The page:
- 12 Jan
2018 Salary Survey & Market Overview
Japan’s legal market continues to be characterized by a shortage of qualified candidates with strong English language and communications skills. A premium is also placed on lawyers, qualified and non-qualified, who can display a clear understanding of a sensitivity to commercial demands.
The Japanese legal education system, and extremely challenging bar exam, has traditionally been very effective in producing lawyers with a solid understanding of laws and regulations, but clients often require a more practical approach and awareness of the nuances of the law and its application in business situations. This requirement further reduces the limited candidate pool.
General Counsel 18-35M
Senior Counsel 15-18M
Legal Counsel 12-16M
Legal Manager (non-admitted) 10-12M
Legal Specialist/Legal Staff 7-9M
General Counsel 16-32M
Senior Counsel 14-17M
Legal Counsel 12-15M
Legal Manager (non-admitted) 9-12M
Legal Specialist/Legal Staff 7-10M
General Counsel 17-25M
Senior Counsel 14-16M
Legal Counsel 11-13M
Legal Manager (non-admitted) 9-11M
Legal Specialist/Legal Staff 6-8M
General Counsel 16-23M
Senior Counsel 12-15M
Legal Counsel 9-12M
Legal Manager (non-admitted) 7-9M
Legal Specialist/Legal Staff 5-8M
Partner 40M ~
Senior Associate 15-28M
Legal Secretary 4-6.5M
Partner 40M ~
Senior Associate 14-25M
Legal Secretary 4-5.5M
Partner 30M ~
Senior Associate 16-30M
Legal Secretary 3.5-5M
One of the major trends driving the legal recruitment market this year, for private practice and for in-house teams, has been the continued high level of activity in outbound M&A. Factors such as negative interest rates in Japan and a weakening of some domestic market sectors, due to downward demographic trends for example, have meant that cash-rich corporations are looking overseas for investment and business development opportunities. This generates a number of challenges for legal teams, ranging from marrying different corporate structures and governance procedures to handling disputes through litigation or other dispute resolution methods.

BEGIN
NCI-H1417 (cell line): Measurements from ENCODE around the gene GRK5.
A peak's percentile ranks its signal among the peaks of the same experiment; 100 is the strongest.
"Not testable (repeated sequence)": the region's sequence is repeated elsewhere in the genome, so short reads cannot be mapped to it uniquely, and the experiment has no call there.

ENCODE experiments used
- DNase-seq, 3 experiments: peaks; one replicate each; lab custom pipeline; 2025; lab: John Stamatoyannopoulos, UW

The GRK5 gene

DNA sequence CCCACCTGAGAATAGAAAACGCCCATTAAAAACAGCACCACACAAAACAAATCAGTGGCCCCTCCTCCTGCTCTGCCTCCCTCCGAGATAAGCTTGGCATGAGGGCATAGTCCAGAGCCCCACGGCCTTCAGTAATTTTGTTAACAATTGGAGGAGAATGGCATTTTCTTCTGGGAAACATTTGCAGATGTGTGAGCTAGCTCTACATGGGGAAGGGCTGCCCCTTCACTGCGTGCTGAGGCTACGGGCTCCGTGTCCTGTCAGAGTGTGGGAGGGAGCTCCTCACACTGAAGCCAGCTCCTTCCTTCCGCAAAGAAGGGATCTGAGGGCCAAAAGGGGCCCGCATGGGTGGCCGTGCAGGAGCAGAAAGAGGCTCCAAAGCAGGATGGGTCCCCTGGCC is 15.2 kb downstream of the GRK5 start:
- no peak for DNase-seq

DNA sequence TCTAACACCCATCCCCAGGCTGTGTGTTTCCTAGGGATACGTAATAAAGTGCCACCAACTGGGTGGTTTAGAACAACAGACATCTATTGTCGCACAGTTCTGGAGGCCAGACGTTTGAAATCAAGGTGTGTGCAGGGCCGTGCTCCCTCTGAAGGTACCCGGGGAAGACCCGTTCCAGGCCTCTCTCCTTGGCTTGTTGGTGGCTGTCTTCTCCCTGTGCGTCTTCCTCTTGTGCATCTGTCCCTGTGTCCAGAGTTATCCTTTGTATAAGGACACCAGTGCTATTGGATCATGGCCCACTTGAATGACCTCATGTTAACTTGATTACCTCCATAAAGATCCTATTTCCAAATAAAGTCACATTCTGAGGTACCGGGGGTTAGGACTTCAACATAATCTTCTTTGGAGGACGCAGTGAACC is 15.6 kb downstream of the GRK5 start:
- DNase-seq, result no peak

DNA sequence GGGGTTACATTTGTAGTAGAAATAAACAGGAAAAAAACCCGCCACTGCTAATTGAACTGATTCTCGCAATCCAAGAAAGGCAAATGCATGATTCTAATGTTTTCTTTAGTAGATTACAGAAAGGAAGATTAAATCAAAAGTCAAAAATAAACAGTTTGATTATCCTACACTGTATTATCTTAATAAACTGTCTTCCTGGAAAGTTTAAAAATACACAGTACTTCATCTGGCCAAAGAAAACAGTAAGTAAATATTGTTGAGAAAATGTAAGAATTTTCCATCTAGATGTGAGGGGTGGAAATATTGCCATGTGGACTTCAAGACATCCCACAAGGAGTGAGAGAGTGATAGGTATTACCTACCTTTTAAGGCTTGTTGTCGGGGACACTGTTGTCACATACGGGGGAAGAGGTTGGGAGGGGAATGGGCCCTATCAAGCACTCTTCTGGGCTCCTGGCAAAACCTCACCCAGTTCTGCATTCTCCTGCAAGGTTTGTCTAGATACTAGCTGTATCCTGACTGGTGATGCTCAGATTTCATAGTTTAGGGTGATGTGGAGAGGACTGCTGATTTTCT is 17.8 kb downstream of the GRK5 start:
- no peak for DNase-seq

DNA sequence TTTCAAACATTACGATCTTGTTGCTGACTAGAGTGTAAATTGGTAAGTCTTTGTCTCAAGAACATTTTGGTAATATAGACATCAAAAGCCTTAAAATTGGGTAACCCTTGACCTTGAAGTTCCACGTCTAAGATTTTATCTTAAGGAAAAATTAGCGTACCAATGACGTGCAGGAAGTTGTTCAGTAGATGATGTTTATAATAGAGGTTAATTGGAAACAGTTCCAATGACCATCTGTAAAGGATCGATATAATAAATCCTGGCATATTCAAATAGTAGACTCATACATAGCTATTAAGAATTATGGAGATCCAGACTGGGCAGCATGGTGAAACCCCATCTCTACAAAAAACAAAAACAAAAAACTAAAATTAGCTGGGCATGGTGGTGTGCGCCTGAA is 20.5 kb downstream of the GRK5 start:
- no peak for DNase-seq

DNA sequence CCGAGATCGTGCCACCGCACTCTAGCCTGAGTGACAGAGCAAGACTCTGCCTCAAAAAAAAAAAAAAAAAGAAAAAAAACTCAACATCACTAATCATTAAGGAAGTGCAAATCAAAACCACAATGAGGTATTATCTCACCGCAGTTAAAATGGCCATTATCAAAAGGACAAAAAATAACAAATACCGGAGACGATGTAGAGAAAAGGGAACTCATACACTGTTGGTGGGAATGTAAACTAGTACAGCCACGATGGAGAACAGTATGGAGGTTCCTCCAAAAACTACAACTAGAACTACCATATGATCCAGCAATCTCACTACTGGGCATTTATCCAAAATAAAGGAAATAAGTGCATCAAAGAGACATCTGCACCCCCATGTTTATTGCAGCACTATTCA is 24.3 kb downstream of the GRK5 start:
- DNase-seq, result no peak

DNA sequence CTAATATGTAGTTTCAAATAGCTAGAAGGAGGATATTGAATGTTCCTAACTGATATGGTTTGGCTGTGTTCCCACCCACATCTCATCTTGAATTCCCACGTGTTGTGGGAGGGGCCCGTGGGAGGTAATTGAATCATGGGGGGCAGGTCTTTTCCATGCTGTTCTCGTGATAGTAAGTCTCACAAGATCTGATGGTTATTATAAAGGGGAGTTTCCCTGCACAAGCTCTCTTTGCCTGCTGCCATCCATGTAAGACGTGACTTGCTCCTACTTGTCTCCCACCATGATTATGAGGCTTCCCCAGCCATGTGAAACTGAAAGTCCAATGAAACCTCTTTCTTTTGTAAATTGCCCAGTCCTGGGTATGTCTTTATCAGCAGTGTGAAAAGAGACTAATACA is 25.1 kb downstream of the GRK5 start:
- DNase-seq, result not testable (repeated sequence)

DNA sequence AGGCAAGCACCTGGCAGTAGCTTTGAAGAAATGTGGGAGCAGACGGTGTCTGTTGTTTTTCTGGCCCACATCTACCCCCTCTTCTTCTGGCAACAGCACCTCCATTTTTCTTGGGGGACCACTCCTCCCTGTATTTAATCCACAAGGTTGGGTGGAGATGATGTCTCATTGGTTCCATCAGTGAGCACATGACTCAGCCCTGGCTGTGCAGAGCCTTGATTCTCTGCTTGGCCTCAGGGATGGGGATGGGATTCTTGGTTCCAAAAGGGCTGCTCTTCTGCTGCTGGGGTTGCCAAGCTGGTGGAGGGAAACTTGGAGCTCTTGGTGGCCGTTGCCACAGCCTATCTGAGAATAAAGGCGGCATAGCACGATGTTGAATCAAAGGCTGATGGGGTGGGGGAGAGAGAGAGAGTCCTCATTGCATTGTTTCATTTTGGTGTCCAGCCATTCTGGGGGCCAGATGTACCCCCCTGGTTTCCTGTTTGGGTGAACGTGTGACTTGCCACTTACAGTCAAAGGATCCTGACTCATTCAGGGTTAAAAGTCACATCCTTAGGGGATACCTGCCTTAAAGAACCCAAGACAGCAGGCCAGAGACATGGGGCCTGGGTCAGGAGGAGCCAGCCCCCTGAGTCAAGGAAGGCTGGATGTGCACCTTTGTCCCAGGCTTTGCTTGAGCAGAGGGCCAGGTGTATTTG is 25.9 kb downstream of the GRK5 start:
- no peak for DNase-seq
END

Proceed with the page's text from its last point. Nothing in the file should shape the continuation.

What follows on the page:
One other recent trend in the private practice sector has been the emergence of legal practices established by the Big Four Accountancy firms such as Deloitte, EY and PwC, who have been actively recruiting partners and associates from established international firms. This follows their introduction in other markets such as the US and UK.
Excitement for the Tokyo Olympics in 2020 is building and government plans to increase foreign tourism have meant an increase in foreign investment in the hospitality and construction sectors, and one can expect this to continue to the launch and beyond. Whilst investment in fossil fuels projects has been hit by the decline in global commodity prices there continues to be interest in renewable energy projects. The Feed in Tariff (FIT) for solar energy was cut in 2016 but investment in other forms of renewable energy projects, such as wind and biomass, has seen an increase. There is therefore strong demand for lawyers with project finance, real estate and infrastructure experience. However, the market is very domestic meaning Japanese attorneys (Bengoshi) are strongly preferred.
In-house, the traditionally strong industries such as healthcare and manufacturing have remained solid, with regular demand for talented lawyers in these fields.
Healthcare in particular continues to offer a good home for in-house counsel, the market in this case aided by an ageing population, with many of the global players focusing on Japan as their second strongest revenue base. Hiring is usually very active for medical devices and pharmaceutical and salaries are usually at the upper end. On the rise is demand for lawyers with expertise in TMT (Technology, Media, Telecommunications), not only with the expected firms, but also in other sectors such as retail, as companies seek to develop their online marketing effort.
Disclaimer: This information is provided as a service to our clients and candidates. While we have made every effort to collect and compile accurate and timely data, the survey is presented as an indication only, and should not be interpreted as definitive. As such, this information is intended for use as a guideline only.
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